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Assess Company Culture to Find the Best Fit

By Michael Neece

Landing a great job involves more than interviewing well, getting an offer and earning a paycheck. While it's the interviewer's responsibility to assess your skills and experience, it's up to you to determine whether a particular employer is aligned with your core values and beliefs.

Working at a company with values inconsistent with yours is stressful, unrewarding, even depressing at times. No matter how great the position and salary, if you're working in a caustic, understaffed and unethical culture, you'll feel unfulfilled.
The job interview is your best opportunity to assess the work environment and organizational norms. But how can you assess the culture while you're being interviewed?

Organizational culture is dictated by the values, behaviors, beliefs and norms that permeate the group. Culture is expressed through the words and behaviors of each employee. Company or department leadership sets the overall tone.

Recruiters and managers often say that a candidate “fits” or “doesn't fit” to explain why a candidate should be offered a job offer or not offered one. What interviewers are really saying is the candidate fits or doesn't fit into the company culture. Many companies, in an effort to perpetuate their corporate cultures, hire people they feel fit and reject candidates whom they think do not fit their culture.

You should be sure the culture works from your standpoint as well. Rarely will you find a work environment totally aligned with your values, but you should be able to find organizations where the culture and your values can coexist.

Be a Keen Observer
Here are some of the things to be cognizant of during your interview experience:

  • How are you treated while interviewing?
  • What phrases do the interviewers use frequently?
  • Is there a theme or unspoken tone to the questions asked?
  • How does the environment feel to you?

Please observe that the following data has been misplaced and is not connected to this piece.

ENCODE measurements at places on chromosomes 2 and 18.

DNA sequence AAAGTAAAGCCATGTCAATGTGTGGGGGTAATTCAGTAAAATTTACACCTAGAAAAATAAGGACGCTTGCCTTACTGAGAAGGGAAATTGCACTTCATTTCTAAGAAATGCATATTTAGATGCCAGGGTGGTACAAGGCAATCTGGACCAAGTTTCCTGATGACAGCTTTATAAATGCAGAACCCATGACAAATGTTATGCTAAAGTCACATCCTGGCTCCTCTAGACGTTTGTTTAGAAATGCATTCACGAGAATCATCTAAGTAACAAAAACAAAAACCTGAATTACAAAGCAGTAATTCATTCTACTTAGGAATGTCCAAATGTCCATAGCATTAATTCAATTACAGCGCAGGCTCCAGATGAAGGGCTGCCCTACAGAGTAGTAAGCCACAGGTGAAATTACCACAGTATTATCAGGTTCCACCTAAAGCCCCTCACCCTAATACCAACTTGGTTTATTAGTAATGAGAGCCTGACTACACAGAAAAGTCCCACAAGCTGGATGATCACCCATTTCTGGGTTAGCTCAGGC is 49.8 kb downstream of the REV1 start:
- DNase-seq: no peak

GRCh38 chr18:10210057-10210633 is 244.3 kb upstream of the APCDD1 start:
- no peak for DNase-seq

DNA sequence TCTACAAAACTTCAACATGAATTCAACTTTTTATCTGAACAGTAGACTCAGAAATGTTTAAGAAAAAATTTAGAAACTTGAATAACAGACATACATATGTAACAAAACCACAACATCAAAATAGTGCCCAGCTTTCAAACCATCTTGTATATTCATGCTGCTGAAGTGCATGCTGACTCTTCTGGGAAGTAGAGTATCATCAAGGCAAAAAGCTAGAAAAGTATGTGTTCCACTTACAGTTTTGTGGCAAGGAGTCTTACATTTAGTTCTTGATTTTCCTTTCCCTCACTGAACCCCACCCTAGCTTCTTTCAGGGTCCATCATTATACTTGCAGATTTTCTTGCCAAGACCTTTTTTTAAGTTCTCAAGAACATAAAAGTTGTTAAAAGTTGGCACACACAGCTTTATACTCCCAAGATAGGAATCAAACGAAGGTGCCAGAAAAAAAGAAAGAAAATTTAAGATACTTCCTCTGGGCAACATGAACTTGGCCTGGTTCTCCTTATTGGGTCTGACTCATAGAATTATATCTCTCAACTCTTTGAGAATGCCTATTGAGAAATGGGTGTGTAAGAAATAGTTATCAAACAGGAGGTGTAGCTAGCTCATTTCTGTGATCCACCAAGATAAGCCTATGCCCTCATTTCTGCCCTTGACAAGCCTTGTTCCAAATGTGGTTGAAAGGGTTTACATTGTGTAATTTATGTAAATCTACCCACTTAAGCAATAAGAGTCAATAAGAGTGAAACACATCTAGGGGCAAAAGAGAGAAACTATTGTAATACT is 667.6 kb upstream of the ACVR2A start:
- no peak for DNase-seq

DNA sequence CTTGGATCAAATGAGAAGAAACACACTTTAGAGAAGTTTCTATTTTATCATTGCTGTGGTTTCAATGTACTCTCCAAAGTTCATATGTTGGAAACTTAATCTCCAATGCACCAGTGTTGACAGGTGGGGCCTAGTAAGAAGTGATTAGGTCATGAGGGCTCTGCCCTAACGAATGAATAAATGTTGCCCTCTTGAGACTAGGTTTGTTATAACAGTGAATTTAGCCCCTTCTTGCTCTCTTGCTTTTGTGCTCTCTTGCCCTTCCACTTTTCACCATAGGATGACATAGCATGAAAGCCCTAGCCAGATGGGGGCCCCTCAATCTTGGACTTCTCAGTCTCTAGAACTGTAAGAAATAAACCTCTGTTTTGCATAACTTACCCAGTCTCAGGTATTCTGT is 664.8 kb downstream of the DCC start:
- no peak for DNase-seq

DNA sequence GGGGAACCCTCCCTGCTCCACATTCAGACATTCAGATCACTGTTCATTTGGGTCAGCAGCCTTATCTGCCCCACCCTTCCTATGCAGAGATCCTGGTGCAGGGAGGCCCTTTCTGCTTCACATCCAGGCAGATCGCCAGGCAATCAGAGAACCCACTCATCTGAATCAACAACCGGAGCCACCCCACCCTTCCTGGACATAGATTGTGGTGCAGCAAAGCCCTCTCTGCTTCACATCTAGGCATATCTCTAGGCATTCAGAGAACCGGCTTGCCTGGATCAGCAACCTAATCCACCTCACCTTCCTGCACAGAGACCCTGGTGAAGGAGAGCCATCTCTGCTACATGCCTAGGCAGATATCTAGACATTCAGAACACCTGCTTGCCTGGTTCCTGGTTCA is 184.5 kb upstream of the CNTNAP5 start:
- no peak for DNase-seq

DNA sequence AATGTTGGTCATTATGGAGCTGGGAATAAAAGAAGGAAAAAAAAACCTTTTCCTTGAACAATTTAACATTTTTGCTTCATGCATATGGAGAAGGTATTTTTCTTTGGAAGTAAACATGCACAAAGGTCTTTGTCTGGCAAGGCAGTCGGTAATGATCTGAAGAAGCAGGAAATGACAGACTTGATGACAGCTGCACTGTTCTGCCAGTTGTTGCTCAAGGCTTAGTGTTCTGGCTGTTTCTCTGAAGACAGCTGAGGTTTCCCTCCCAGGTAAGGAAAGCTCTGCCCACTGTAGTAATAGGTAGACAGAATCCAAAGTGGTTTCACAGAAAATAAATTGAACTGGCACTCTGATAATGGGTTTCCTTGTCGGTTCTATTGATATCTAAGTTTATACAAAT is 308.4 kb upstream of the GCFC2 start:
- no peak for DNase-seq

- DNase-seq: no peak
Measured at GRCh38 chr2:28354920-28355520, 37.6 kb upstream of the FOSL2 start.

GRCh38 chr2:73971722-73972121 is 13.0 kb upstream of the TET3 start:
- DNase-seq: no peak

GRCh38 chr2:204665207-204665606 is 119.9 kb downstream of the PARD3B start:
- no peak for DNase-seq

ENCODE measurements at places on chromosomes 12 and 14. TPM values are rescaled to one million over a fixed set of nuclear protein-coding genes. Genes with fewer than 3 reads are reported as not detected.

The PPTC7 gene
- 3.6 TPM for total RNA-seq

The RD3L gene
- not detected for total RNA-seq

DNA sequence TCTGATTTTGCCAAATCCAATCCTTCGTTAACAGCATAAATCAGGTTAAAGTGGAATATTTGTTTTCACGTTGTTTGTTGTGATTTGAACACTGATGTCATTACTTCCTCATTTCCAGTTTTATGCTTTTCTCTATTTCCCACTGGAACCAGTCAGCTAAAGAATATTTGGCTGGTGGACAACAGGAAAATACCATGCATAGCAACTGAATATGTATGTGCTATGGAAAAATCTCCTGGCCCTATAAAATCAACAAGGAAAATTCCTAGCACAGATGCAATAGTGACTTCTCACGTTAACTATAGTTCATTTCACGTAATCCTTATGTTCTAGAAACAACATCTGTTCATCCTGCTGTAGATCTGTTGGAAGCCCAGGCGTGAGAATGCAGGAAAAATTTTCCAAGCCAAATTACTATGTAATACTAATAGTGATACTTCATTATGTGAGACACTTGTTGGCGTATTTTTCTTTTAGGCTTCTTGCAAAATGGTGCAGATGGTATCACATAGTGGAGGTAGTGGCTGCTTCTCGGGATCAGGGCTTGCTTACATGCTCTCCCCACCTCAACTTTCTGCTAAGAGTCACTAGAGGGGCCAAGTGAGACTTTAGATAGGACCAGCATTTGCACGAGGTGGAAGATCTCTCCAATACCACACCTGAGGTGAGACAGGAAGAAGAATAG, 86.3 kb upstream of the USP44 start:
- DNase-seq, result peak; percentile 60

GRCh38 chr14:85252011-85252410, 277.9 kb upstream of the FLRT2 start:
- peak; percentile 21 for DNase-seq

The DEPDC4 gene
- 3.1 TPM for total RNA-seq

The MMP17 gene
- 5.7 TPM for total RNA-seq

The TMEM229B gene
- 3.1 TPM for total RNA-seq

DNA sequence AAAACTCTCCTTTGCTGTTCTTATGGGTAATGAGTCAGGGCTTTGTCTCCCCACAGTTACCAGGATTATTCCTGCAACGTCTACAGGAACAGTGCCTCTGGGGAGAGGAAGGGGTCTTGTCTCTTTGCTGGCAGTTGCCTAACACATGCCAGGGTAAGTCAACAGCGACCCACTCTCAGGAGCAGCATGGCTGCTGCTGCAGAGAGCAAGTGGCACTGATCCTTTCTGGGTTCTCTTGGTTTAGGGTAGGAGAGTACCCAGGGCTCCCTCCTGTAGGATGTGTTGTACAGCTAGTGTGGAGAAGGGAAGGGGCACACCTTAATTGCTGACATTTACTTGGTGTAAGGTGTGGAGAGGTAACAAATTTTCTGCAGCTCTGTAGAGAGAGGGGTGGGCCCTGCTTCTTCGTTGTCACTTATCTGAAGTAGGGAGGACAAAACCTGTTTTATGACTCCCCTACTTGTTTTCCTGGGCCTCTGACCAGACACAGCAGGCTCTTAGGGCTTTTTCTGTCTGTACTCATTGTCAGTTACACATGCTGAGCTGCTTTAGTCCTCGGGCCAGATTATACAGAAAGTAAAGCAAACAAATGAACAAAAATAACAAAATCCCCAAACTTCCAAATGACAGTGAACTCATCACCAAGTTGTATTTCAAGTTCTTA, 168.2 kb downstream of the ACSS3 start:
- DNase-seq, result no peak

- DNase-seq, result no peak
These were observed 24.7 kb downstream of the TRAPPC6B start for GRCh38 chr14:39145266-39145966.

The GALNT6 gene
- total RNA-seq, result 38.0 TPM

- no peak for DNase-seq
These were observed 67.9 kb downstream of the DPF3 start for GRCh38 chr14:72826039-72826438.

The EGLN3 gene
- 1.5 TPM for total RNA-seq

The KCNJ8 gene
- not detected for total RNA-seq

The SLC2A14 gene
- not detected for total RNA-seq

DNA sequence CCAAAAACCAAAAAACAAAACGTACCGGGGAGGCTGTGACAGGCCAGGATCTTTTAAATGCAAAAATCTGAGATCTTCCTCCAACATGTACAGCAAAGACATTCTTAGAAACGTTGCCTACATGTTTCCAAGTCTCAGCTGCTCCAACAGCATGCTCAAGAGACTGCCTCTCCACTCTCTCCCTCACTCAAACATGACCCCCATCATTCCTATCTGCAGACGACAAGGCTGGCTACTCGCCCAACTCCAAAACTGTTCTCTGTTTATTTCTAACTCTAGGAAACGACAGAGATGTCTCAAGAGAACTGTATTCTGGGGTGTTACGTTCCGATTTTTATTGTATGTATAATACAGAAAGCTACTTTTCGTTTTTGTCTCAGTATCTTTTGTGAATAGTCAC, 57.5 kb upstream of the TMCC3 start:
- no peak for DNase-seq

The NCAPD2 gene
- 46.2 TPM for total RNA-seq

• How prepared are the interviewers? Are they on time?
  • Were you given an interview schedule?
  • Were you treated like a prisoner or a guest?
  • Are your responses to questions treated with suspicion or professional curiosity?
  • How considerate is the company recruiter?

Ask for Details
Of course, digging up facts about company culture doesn't have to be an altogether clandestine effort. You can simply ask questions about organizational culture. Here are a few to consider:

  • What three words or phrases would you use to describe the company or department culture?
  • How does the company (team) handle conflict or differing opinions?
  • How does the company recognize employee accomplishments?
  • Does the company have a code of ethics?
  • Please describe the leadership or managerial style at your company.
  • What qualities do the most successful employees in your company possess?
  • What is the company's attitude toward professional and educational advancement?

Job interviews are business events where your talents are evaluated -- and they are also your opportunity to evaluate how the company's culture complements your values. Be sure to make the observations and ask the necessary questions to make a good assessment of whether the culture is the right fit for you.

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